When it comes to crime, journalists are typically interested in answering three logical questions:
• Is the crime rate increasing or decreasing? (This is usually framed as “Is crime out of control insert jurisdiction here?”)
• What can we realistically do about it?
• And are the police or politicians doing enough to address this challenge?
But in the process of answering these questions, both reporters and sometimes those asked to comment, often neglect (and fail to mention and explain) a handful of contextual issues.
The first concerns the reliability of crime statistics. Most experts understand that not all crime that occurs is reported to law enforcement. There are lots of reasons why, but it’s widely accepted that the types of crimes that we have the best data on are homicides when there is a dead body, and car thefts where the owners usually file a claim with an insurance agency.
So when reporters, police, or politicians talk about non-fatal/non-lethal shootings, for example, in general these are undercounted. More importantly drawing conclusions about them, is primarily speculation. For example, just because a person is shot does not mean that they are going to die. A number of things can happen to save that persons’ life so the event is not classified as a non-fatal shooting (i.e., very good and improved emergency room procedures, quicker response times by emergency medical personnel, and first responders have improved their ability to sustain life). Alternatively high rates of non-fatal shootings, may be the result of a higher than average number of shooters who are unskilled and thus bad shooters. Also maybe the guns they are using are lousy and are not accurate?
Second, and more recently, there have been claims that bail reforms are leading to an increase in crime. Yes we can point to individuals who while out on bail have engage in crimes, some of them quite horrific, and thus it would be a seductive to make this kind of relationship. But the there no clear empirical evidence that bail reform is leading to increase in violent crime.
Third, another assumption is that if we only had more or better police then crimes would fall. Again, Criminology 101 (and most human services classes) will tell you that crime is not as closely connected to police practices as most people think, but instead, is the result of numerous things happening in families, streets, communities, and the economy in general. The police are only one aspect of crime control. This means that they can only have a minor effect on large macro social processes like crime, and in turn crime rates. Thus, contrary to Eric Adams, the recently elected Democratic electoral candidate, more police does not necessarily mean less crime. In fact, it can have the opposite effect because more police on the street means that each one has a vested interest in detecting crime, criminals, etc. and thus this in turn will boost crime statistics.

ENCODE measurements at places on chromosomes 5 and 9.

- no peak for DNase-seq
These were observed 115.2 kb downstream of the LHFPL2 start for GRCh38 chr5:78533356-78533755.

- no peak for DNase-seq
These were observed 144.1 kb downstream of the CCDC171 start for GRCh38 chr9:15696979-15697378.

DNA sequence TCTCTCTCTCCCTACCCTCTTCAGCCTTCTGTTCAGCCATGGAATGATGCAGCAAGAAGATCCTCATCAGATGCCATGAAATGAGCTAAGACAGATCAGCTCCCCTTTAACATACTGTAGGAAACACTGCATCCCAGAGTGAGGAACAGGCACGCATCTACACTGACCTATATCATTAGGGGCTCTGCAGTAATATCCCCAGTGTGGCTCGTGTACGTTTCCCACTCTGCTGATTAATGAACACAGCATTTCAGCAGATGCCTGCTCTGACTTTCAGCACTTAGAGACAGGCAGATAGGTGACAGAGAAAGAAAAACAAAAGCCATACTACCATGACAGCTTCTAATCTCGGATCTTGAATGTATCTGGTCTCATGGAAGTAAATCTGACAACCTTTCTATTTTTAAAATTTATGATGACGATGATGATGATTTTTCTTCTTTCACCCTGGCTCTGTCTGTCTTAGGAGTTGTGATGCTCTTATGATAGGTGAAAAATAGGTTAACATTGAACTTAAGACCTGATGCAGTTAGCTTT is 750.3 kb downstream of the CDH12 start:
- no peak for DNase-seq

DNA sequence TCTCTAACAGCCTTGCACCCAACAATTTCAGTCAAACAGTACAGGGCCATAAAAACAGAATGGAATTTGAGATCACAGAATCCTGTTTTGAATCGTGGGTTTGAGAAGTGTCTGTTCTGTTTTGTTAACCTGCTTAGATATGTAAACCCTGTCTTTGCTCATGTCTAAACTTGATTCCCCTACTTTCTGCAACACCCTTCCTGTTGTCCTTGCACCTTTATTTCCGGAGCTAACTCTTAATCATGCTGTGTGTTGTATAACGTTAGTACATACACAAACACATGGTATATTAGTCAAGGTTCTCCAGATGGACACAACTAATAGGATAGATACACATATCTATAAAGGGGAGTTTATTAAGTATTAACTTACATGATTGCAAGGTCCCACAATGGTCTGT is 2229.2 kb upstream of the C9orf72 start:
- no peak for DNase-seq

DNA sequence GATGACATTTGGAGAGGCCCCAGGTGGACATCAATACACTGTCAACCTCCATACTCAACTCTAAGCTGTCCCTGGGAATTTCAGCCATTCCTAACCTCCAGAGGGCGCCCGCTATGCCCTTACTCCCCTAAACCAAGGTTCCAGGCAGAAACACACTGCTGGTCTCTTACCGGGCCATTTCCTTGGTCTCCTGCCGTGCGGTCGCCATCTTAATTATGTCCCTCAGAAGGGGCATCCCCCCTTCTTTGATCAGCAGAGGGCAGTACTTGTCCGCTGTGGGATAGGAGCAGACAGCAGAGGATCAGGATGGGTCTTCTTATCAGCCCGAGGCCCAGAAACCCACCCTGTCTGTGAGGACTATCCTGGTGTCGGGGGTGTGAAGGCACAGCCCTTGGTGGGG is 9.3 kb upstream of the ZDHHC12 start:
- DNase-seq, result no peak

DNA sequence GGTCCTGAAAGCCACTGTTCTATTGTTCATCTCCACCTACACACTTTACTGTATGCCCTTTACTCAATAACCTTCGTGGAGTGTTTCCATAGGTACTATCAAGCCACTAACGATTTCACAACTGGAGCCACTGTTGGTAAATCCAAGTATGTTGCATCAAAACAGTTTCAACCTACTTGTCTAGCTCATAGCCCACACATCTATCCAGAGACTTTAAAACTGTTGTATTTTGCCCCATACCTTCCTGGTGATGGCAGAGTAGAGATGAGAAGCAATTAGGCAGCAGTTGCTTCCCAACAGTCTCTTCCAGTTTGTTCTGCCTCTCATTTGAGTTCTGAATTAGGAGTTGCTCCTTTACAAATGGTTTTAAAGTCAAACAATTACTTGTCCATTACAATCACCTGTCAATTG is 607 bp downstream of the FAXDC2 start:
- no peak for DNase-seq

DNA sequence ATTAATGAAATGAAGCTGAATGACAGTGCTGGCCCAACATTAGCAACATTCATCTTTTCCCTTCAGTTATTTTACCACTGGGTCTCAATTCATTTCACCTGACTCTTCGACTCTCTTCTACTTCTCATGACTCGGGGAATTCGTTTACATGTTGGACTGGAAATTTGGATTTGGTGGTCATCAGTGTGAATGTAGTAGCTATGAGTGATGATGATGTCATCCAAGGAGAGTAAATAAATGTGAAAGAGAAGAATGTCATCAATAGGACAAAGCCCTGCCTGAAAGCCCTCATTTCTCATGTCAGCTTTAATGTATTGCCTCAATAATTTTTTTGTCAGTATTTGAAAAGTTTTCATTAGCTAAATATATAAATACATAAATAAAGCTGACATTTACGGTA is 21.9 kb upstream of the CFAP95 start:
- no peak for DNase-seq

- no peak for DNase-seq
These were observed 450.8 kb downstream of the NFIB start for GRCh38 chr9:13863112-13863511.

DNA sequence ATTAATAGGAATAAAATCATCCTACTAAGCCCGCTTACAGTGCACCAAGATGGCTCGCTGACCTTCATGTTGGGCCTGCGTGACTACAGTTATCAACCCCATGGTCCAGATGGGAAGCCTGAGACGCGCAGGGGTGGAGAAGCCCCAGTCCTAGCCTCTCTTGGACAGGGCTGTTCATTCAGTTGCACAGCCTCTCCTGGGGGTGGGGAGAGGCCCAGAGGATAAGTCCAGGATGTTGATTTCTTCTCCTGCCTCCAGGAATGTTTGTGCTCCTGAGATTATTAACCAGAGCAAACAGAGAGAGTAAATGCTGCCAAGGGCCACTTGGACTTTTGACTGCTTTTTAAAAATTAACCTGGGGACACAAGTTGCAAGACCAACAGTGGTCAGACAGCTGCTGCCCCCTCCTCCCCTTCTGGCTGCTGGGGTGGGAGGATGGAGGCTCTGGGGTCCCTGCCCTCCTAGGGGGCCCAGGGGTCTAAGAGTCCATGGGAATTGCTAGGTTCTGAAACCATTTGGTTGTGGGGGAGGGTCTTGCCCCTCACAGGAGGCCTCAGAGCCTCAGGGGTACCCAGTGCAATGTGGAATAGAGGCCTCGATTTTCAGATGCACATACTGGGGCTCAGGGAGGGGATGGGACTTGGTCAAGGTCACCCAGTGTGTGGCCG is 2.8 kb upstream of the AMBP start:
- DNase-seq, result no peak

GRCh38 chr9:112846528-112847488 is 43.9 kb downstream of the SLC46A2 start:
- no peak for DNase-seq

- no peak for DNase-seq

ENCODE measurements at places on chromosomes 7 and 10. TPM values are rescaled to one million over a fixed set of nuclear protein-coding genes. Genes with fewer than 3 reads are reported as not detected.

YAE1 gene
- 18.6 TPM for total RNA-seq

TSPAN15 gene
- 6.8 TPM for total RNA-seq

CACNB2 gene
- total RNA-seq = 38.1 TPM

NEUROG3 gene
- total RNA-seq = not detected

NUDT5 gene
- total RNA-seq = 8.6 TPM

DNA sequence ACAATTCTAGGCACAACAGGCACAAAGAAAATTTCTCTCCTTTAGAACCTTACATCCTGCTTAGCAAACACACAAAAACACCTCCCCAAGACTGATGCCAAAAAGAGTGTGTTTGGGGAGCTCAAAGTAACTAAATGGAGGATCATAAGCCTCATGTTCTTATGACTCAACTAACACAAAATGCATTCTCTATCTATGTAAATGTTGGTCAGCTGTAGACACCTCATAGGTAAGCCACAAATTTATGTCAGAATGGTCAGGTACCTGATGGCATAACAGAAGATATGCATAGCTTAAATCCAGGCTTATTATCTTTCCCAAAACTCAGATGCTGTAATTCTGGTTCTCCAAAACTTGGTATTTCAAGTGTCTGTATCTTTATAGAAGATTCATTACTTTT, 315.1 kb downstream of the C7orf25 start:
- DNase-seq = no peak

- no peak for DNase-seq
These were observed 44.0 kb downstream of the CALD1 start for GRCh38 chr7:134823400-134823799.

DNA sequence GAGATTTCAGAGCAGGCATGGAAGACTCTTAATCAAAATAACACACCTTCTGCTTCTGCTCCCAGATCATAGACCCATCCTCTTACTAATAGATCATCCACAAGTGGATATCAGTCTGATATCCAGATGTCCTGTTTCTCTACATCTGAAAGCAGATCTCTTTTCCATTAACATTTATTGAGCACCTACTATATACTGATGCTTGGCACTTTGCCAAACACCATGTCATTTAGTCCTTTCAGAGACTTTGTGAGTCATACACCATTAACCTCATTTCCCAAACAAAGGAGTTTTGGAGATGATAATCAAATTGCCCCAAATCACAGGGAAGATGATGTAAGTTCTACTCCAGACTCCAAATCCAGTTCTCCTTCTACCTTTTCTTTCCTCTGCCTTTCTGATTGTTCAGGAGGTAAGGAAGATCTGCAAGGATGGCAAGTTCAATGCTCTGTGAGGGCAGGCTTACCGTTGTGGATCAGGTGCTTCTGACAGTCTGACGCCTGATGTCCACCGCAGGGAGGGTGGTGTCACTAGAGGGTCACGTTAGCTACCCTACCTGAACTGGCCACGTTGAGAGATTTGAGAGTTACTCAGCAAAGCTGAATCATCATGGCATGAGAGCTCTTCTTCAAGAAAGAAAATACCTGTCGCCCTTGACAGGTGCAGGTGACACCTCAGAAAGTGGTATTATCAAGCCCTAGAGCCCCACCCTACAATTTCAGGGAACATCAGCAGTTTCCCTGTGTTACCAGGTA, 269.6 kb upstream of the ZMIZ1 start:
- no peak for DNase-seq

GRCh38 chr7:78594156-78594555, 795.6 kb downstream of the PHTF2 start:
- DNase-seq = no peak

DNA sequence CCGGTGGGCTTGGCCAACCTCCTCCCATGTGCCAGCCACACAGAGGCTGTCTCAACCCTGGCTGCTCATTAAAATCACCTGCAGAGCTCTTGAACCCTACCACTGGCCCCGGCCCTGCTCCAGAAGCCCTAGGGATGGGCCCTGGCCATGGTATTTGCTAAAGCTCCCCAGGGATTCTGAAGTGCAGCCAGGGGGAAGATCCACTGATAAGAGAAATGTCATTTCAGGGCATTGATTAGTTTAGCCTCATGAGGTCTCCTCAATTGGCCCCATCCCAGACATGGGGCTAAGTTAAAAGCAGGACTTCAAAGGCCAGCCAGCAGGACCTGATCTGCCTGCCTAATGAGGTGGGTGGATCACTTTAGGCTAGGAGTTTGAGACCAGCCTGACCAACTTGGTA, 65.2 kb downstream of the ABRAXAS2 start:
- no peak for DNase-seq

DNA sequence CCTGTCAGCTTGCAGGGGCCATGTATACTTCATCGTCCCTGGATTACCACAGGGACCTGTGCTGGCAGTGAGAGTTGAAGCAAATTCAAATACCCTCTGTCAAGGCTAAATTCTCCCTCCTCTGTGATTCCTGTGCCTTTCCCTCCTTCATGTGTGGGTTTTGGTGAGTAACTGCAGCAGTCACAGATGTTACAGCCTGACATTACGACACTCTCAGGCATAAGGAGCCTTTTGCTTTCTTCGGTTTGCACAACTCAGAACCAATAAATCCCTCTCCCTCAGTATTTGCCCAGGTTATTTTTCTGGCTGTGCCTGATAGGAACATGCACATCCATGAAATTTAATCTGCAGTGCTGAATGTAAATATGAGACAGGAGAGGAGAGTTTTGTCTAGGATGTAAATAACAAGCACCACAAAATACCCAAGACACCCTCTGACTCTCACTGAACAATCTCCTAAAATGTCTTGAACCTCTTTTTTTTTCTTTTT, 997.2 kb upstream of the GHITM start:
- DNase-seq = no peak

Fourth, another frequent assertion is if we only had more and better paying jobs we would see less crime. This might be true if all crimes were financially motivated, but jealous lovers rarely physically hurt or kill their loved ones (i.e., domestic violence) because of disputes over money.
Fifth, there is a popular belief that if one type of crime is increasing in frequency, then there is a tendency to assume that all categories of crime are also going up. Reporters and those who are asked to comment on these trends sometimes fail to disaggregate all crime versus violent crime versus homicides. This is when it is important to realize that almost every type of crime has a different causal dynamic.
Finally, there’s a tendency to see what happens in one city in terms of crime, must be occurring throughout the country. We know that in some jurisdictions violent crime is up and others it is down. There are micro level processes going on in neighborhoods and by extension cities that just don’t translate in a national manner.
Some parting thoughts. Over the past 15 months COVID-19 has significantly changed human interactions, and by necessity it has had an effect on patterns of social interaction, use of public space, and thus individuals proclivity to engage in crime and also be victims of this activity. We have also seen gun purchases soar over this time, but the patterns of use are not completely understood.
Thus what we are seeing, in terms of crime, may be an aberration. The point is both reporters and experts must exercise care in interpreting crime and crime rates, and avoid the tendency to easy to generalize from anecdotal or incomplete evidence.
Photo Credit: Neil Moralee
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